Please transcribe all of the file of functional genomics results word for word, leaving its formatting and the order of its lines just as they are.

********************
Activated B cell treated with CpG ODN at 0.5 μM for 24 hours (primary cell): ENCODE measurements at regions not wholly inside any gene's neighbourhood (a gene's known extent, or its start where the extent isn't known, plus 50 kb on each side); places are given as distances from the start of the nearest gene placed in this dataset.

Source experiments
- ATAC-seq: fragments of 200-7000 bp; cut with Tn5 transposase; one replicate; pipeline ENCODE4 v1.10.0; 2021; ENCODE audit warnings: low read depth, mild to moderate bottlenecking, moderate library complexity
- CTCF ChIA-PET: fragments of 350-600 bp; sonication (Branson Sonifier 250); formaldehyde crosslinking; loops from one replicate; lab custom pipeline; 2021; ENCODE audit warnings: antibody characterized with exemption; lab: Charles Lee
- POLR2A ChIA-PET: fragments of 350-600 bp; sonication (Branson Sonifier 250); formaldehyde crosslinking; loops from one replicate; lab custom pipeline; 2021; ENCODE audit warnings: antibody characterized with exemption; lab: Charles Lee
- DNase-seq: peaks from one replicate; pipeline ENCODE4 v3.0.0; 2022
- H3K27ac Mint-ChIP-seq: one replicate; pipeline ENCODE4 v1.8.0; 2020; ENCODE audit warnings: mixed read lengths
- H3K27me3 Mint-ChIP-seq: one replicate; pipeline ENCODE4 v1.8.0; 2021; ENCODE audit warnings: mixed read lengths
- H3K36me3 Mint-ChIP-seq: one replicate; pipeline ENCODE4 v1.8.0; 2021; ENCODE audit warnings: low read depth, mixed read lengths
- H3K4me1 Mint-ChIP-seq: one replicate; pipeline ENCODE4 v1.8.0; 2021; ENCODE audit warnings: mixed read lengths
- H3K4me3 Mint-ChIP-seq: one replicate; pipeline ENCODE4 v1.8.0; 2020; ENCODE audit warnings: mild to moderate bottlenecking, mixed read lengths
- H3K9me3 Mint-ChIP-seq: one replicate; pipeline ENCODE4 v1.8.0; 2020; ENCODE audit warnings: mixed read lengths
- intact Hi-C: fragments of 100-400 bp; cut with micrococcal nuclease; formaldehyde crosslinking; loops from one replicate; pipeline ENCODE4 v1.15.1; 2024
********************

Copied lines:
Activated B cell treated with CpG ODN at 0.5 μM for 24 hours (primary cell): ENCODE measurements at regions not wholly inside any gene's neighbourhood (a gene's known extent, or its start where the extent isn't known, plus 50 kb on each side); places are given as distances from the start of the nearest gene placed in this dataset.

Source experiments
- ATAC-seq: fragments of 200-7000 bp; cut with Tn5 transposase; one replicate; pipeline ENCODE4 v1.10.0; 2021; ENCODE audit warnings: low read depth, mild to moderate bottlenecking, moderate library complexity
- CTCF ChIA-PET: fragments of 350-600 bp; sonication (Branson Sonifier 250); formaldehyde crosslinking; loops from one replicate; lab custom pipeline; 2021; ENCODE audit warnings: antibody characterized with exemption; lab: Charles Lee
- POLR2A ChIA-PET: fragments of 350-600 bp; sonication (Branson Sonifier 250); formaldehyde crosslinking; loops from one replicate; lab custom pipeline; 2021; ENCODE audit warnings: antibody characterized with exemption; lab: Charles Lee
- DNase-seq: peaks from one replicate; pipeline ENCODE4 v3.0.0; 2022
- H3K27ac Mint-ChIP-seq: one replicate; pipeline ENCODE4 v1.8.0; 2020; ENCODE audit warnings: mixed read lengths
- H3K27me3 Mint-ChIP-seq: one replicate; pipeline ENCODE4 v1.8.0; 2021; ENCODE audit warnings: mixed read lengths
- H3K36me3 Mint-ChIP-seq: one replicate; pipeline ENCODE4 v1.8.0; 2021; ENCODE audit warnings: low read depth, mixed read lengths
- H3K4me1 Mint-ChIP-seq: one replicate; pipeline ENCODE4 v1.8.0; 2021; ENCODE audit warnings: mixed read lengths
- H3K4me3 Mint-ChIP-seq: one replicate; pipeline ENCODE4 v1.8.0; 2020; ENCODE audit warnings: mild to moderate bottlenecking, mixed read lengths
- H3K9me3 Mint-ChIP-seq: one replicate; pipeline ENCODE4 v1.8.0; 2020; ENCODE audit warnings: mixed read lengths
- intact Hi-C: fragments of 100-400 bp; cut with micrococcal nuclease; formaldehyde crosslinking; loops from one replicate; pipeline ENCODE4 v1.15.1; 2024